The Society of Critical Care Medicine (SCCM) has a few different free iCritical care podcasts that may interest emergency physicians, particularly those with a critical care bent.
- ICU Rounds
Jeffrey Guy presents a very comprehensive podcast series called the ICU Rounds. This excellent podcast covers general critical care topics with a burns and trauma emphasis.
- Oli Flower’s ICU Podcasts
We may be biased, given that Oli is a LITFL team member, but we think his podcasts on important ICU topics are great! Check them out here on iTunes.
- Crit-IQ Podcast
Although the Crit-IQ website requires a paid subscription, the Crit-IQ podcasts are free. There are some great interviews with luminaries from the Australasian ICU scene.
Mark Mycyk’s monthly ‘Chicago Toxcast’ of ‘anything and everything tox-worthy’ is a jewel of a medical podcast. It is quirky and entertaining as well as informative and interactive. Highly recommended to all ‘tox fiends’ out there.
Prehospital and Retrieval Medicine
- Pharmacology and Trauma
Jeffrey Guy has two podcasts relevant to pre-hospital medicine: Pharmacology for the Pre-hospital Professional and Pre-hospital Trauma Life Support.
David Newman and Ashley Shreeves produce this colossus of a podcast that ‘deep dives’ the literature to find the truth — if there is any — on core emergency medicine topics. It seems there is controversy at heart of even the most uncontroversial subjects in medicine. A must listen.
- Keeping Up with Emergency Medicine
Keeping Up with Emergency Medicine rin its new form highlights a key new paper each week. It is hosted by Clay Smith from Vanderbilt Emergency Medicine and is an excellent emergency medicine resource.
- Emergency Medicine Abstracts
Like EM:RAP the full edition of the classic Emergency Medicine Abstracts series requires a paid subscription. However the EM:RAP team have put together a free concise summary version that is well worth checking out (EMA iTunes link). This is another great resource for learning about emerging research and evidence related to emergency medicine.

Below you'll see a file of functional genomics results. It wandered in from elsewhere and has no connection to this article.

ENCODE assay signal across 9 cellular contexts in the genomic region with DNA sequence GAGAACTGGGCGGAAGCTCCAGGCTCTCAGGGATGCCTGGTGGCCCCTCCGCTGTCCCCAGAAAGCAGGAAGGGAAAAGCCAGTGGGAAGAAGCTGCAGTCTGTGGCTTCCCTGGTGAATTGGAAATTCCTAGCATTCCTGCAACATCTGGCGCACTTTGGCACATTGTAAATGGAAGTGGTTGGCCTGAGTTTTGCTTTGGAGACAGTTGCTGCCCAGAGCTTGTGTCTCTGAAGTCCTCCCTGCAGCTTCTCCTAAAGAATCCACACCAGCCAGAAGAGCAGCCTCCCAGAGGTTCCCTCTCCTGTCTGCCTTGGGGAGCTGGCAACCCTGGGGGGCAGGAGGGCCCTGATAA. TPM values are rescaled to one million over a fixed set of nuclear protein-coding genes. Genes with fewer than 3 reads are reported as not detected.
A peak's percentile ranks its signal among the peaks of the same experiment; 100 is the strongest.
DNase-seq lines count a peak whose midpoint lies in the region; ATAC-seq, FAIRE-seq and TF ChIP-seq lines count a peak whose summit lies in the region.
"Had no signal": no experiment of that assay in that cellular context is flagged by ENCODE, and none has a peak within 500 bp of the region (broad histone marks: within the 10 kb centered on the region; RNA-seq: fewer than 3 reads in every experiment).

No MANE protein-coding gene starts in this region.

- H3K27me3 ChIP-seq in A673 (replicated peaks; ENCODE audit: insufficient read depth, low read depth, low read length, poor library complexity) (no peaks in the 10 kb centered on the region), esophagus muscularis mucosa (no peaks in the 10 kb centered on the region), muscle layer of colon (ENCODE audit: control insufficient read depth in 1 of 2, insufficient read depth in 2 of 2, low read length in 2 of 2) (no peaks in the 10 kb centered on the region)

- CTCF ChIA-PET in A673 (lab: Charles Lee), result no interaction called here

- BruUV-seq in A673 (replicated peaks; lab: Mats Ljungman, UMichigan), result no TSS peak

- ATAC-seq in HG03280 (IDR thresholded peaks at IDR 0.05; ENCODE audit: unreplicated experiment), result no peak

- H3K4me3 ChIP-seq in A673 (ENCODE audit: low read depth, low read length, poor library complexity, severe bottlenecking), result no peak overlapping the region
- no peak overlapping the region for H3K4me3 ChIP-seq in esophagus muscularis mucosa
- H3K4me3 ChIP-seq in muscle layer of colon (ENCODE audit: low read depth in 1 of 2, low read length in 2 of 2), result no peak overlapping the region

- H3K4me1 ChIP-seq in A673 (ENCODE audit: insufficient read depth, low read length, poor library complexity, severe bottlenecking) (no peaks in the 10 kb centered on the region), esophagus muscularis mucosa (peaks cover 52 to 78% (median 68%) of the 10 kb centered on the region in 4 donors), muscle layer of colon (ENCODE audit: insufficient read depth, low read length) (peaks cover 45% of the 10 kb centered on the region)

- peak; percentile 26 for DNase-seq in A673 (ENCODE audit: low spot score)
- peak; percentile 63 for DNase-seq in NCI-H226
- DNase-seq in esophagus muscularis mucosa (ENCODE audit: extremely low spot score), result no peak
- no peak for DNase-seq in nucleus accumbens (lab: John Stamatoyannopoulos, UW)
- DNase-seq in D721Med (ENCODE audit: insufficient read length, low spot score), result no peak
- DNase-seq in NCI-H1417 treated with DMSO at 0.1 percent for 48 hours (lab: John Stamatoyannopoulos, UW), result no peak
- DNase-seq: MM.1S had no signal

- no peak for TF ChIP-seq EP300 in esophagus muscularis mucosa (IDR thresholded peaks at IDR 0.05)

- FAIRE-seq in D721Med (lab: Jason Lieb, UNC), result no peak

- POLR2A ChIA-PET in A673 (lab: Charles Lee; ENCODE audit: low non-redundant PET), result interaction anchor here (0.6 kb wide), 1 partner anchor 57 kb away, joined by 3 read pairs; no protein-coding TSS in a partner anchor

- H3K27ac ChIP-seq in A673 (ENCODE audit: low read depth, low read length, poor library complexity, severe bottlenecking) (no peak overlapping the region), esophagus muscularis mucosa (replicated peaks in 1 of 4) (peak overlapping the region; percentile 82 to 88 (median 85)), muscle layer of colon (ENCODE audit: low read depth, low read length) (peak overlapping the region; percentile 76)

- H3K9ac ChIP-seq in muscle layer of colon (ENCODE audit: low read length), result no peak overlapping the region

- POEM of the Week
POEM of the week is a podcast from Essential Evidence Plus. It provides a brief weekly discussion of ‘patient-orientated evidence that matters’ focusing on general medicine topics, some of which cross into emergency medicine territory.
Emergency medicine journals
The Annals of Emergency Medicine podcast provides an excellent and easily digestible summary of the key articles in each monthly edition of the leading journal in emergency medicine.
- Major medical journals
The New England Journal of Medicine, British Medical Journal and The Lancet all have their own podcasts featuring article summaries and interviews.
The Cochrane Library also has audio summaries of selected systematic reviews.
- TED Talks
OK, TED isn’t really about emergency medicine or intensive care. However, it is probably the best thing on the Web, and you’d have to be a fool not to subscribe to the TED podcast (TED iTunes link). Don’t be a fool, let TED blow your mind wide open.
If you use iTunes, most of these podcasts can be found and freely subscribed to by searching the iTunes store. If you know of any other quality emergency medicine podcasts please let us know by commenting on this post or via twitter (@precordialthump or @sandnsurf).
- BMJ Career focus 2008;336:29-30 — Medical podcasts the future of continuing professional development?
- Boulos M, Moramba I, Wheeler S. Wikis, blogs and podcasts: a new generation of web-based tools for virtual collaborative clinical practice and education. BMC Med Educ 2006; 6: 41.
- Medworm search for ‘emergency medicine’ podcasts
- Mel Herbert — Emergency Medicine Education 2.0 video talk
- Open Medicine Blog — An introduction to podcasts in medicine
- UBC podcasts and videocasts
- Ves Dimov‘s Clinical Cases and Images Blog — Top 5 medical podcasts I listen to
- Wikipedia: podcast